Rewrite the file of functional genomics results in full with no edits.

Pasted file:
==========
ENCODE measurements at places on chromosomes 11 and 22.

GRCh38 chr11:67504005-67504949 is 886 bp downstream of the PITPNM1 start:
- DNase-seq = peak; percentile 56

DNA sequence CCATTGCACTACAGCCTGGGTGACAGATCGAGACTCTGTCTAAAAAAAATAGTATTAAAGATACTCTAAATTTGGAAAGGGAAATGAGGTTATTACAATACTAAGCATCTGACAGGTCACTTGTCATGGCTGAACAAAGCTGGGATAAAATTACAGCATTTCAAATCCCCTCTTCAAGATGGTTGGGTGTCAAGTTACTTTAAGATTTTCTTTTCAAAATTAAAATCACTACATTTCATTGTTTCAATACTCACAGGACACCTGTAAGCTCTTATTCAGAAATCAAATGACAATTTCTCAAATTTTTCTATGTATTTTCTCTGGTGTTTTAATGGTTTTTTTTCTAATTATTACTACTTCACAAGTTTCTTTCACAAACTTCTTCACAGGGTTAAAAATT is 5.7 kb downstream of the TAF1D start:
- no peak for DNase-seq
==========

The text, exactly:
ENCODE measurements at places on chromosomes 11 and 22.

GRCh38 chr11:67504005-67504949 is 886 bp downstream of the PITPNM1 start:
- DNase-seq = peak; percentile 56

DNA sequence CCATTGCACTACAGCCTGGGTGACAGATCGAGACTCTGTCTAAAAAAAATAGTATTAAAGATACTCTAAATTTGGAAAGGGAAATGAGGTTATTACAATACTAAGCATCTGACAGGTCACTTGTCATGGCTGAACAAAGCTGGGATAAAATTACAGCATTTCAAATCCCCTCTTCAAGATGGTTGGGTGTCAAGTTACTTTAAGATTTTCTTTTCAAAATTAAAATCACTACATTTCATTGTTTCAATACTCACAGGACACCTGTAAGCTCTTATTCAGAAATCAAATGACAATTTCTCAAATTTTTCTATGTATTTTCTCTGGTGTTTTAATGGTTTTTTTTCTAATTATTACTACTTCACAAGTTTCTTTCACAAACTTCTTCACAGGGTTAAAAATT is 5.7 kb downstream of the TAF1D start:
- no peak for DNase-seq